Definitions

from The American Heritage® Dictionary of the English Language, 4th Edition

  • n. The act of dying; termination of life.
  • n. The state of being dead.
  • n. The cause of dying: Drugs were the death of him.
  • n. A manner of dying: a heroine's death.
  • n. A personification of the destroyer of life, usually represented as a skeleton holding a scythe.
  • n. Bloodshed; murder.
  • n. Execution.
  • n. Law Civil death.
  • n. The termination or extinction of something: the death of imperialism.
  • idiom at death's door Near to death; gravely ill or injured.
  • idiom be the death of To distress or irritate to an intolerable degree.
  • idiom death on Opposed to or strict about: Our boss is death on casual dressing.
  • idiom put to death To execute.
  • idiom to death To an intolerable degree; extremely: worried to death.

from Wiktionary, Creative Commons Attribution/Share-Alike License

  • n. The cessation of life and all associated processes; the end of an organism's existence as an entity independent from its environment and its return to an inert, nonliving state.
  • n. The personification of death as a hooded figure with a scythe; the Grim Reaper.
  • n. The final part of something.

from the GNU version of the Collaborative International Dictionary of English

  • n. The cessation of all vital phenomena without capability of resuscitation, either in animals or plants.
  • n. Total privation or loss; extinction; cessation.
  • n. Manner of dying; act or state of passing from life.
  • n. Cause of loss of life.
  • n. Personified: The destroyer of life, -- conventionally represented as a skeleton with a scythe.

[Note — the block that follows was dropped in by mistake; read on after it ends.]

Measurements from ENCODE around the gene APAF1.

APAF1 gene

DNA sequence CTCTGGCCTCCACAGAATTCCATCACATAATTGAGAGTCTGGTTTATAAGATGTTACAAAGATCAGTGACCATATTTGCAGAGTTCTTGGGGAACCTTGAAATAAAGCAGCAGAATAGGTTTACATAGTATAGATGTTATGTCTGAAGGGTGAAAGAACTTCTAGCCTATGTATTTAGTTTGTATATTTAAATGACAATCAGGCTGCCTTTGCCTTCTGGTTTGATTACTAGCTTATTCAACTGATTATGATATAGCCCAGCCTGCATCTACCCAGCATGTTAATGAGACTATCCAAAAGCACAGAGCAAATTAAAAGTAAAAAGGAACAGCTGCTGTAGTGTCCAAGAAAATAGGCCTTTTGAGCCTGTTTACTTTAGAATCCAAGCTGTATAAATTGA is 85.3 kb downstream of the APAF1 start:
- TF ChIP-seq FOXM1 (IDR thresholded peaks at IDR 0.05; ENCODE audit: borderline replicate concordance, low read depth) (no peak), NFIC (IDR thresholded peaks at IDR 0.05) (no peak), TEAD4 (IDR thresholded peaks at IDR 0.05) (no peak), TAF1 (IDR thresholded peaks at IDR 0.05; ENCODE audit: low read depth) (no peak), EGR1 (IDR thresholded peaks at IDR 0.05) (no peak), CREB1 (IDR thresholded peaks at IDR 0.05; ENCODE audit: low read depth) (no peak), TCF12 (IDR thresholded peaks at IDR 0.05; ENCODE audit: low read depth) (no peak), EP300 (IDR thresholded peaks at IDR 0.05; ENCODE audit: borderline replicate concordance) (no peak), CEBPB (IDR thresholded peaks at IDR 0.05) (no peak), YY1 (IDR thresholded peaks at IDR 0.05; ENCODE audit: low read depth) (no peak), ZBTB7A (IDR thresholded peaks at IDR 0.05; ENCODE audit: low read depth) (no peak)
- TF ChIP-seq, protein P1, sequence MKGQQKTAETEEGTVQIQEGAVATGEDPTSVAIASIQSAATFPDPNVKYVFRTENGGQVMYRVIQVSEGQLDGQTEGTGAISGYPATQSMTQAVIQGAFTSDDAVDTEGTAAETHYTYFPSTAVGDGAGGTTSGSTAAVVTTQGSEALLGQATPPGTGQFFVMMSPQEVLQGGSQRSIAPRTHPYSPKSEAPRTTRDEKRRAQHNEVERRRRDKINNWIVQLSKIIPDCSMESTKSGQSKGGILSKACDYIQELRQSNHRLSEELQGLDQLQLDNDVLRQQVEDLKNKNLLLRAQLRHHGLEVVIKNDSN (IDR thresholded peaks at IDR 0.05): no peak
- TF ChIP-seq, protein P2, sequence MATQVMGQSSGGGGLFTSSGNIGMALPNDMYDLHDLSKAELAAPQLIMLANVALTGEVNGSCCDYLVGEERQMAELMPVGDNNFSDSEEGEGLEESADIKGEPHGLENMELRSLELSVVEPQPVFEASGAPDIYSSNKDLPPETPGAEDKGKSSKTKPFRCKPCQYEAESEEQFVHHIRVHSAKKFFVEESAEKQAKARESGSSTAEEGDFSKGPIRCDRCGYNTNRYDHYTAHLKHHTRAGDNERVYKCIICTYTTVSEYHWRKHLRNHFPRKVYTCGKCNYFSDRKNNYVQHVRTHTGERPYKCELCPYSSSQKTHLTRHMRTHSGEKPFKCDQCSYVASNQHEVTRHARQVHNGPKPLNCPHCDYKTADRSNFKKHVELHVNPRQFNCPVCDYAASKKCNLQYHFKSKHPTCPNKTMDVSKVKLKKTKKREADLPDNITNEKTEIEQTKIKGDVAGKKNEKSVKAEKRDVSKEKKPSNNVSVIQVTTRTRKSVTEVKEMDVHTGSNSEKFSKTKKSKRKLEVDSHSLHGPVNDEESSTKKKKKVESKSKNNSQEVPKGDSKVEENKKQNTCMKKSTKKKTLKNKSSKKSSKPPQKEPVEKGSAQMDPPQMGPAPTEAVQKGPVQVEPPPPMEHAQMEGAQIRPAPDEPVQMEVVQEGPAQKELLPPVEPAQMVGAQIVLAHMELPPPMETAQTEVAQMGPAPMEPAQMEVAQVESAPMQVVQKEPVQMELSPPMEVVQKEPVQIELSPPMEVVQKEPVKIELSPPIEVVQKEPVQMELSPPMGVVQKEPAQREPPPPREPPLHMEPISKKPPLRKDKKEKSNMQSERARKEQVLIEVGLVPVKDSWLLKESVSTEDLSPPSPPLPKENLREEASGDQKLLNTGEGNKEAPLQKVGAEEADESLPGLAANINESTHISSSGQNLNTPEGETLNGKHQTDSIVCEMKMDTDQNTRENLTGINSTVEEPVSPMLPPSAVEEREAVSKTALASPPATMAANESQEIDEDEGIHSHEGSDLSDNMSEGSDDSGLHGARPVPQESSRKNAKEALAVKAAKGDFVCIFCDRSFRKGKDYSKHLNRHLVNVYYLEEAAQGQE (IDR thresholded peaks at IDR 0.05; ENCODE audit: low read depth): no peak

• n. Danger of death.
  • n. Murder; murderous character.
  • n. Loss of spiritual life.
  • n. Anything so dreadful as to be like death.

from The Century Dictionary and Cyclopedia

  • n. Cessation of life; that state of a being, animal or vegetable, in which there is a total and permanent cessation of all the vital functions, In the abstract.
  • n. Actual.
  • n. Figurative or poetical.
  • n. [In poetry and poetical prose death is often personified.
  • n. A general mortality; a deadly plague; a fatal epidemic: as, the black death (which see, below).
  • n. The cessation of life in a particular part of an organic body, as a bone.
  • n. A skeleton, or the figure of a skeleton, as the symbol of mortality: as, a death's head.
  • n. A cause, agent, or instrument of death.
  • n. Imminent deadly peril.
  • n. A capital offense; an offense punishable with death.
  • n. The state or place of the dead.
  • n. The mode or manner of dying.
  • n. Something as dreadful as death.
  • n. In Scripture: The reverse of spiritual life; the mere physical and sensuous life, without any activity of the spiritual or religious nature.
  • n. After physical death, the final doom of those who have lived and died in separation from God and the divine life.
  • n. A slaughtering or killing.
  • n. To be passionately fond of; have a great liking or capacity for: as, he was death on the sherry.
  • n. Mortally; to death.
  • n. Synonyms Death, Decease, Demise. See decease.

from WordNet 3.0 Copyright 2006 by Princeton University. All rights reserved.

  • n. the time when something ends
  • n. a final state
  • n. the absence of life or state of being dead
  • n. the personification of death
  • n. the permanent end of all life functions in an organism or part of an organism
  • n. the event of dying or departure from life
  • n. the time at which life ends; continuing until dead
  • n. the act of killing

Etymologies

Middle English deeth, from Old English dēath; see dheu-2 in Indo-European roots.
(American Heritage® Dictionary of the English Language, Fourth Edition)
From Middle English deeth, from Old English dēaþ, from Proto-Germanic *dauþuz (compare West Frisian dead, Dutch dood, German Tod, Swedish död), from Proto-Indo-European *dʰówtus. More at die. (Wiktionary)

Examples